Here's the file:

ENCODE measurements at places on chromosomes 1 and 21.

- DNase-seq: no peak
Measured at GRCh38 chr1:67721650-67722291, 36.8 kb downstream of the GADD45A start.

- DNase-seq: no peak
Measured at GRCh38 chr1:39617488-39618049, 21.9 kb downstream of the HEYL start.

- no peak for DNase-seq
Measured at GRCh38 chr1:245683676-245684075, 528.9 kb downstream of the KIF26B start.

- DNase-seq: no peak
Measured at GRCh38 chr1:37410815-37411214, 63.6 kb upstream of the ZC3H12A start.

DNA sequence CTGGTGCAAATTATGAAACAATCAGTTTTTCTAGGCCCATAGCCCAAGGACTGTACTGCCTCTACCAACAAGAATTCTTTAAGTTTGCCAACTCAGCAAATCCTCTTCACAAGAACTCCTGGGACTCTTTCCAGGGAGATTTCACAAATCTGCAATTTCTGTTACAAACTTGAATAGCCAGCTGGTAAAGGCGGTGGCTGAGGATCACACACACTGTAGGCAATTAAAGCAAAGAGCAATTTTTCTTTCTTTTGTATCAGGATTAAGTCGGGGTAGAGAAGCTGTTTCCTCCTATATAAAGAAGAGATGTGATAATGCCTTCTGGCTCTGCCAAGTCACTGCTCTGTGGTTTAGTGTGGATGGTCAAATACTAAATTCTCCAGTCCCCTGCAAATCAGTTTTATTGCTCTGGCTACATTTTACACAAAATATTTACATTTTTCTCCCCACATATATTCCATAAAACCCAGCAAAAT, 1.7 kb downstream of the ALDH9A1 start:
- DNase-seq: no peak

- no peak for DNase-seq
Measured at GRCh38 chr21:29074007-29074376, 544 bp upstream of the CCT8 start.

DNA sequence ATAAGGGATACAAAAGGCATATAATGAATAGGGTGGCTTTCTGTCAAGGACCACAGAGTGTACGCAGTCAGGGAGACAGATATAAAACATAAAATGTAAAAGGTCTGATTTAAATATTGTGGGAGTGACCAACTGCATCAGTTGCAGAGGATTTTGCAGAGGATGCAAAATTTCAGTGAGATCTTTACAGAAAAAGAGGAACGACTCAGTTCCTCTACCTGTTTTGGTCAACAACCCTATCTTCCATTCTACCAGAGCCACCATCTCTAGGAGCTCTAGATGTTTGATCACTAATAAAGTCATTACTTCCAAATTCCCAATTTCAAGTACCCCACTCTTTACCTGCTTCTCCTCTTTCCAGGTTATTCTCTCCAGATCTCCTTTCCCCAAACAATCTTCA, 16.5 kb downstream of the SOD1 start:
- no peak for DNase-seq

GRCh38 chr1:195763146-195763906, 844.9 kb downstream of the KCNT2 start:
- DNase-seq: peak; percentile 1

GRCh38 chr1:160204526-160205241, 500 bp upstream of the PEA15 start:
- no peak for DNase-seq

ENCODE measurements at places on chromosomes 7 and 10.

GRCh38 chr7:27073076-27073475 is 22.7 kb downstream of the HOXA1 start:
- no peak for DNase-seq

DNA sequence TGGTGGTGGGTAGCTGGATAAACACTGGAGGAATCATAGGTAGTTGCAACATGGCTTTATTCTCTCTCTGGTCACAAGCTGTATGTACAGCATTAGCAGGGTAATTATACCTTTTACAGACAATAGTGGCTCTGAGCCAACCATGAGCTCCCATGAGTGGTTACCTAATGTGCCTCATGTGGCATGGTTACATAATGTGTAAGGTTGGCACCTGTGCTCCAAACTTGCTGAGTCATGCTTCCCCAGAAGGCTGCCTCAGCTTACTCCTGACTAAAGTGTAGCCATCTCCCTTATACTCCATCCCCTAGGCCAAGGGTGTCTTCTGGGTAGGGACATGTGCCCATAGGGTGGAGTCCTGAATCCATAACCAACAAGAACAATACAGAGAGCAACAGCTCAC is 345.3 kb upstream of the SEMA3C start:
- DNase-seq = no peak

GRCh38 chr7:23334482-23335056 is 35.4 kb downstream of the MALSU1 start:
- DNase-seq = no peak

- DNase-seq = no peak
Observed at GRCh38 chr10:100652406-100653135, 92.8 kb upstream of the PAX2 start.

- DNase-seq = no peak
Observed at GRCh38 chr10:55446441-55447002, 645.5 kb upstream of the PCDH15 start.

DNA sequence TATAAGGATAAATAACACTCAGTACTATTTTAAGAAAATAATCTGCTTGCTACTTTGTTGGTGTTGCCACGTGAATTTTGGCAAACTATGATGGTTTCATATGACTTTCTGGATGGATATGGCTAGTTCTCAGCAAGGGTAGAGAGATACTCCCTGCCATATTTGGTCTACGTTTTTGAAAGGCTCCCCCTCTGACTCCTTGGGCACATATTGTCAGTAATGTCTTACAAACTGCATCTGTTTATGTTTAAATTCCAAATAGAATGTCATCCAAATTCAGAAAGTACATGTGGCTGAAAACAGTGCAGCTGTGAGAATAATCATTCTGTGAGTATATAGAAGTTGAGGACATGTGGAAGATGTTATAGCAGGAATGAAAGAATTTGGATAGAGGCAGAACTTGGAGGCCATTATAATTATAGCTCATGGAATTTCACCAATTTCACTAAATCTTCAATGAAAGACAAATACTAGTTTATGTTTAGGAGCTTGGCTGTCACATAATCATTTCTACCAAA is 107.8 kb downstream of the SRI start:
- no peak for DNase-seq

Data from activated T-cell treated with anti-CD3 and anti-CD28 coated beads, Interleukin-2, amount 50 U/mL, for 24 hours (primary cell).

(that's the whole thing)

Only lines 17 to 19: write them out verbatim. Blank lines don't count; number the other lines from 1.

- DNase-seq: peak; percentile 1

GRCh38 chr1:160204526-160205241, 500 bp upstream of the PEA15 start:
- no peak for DNase-seq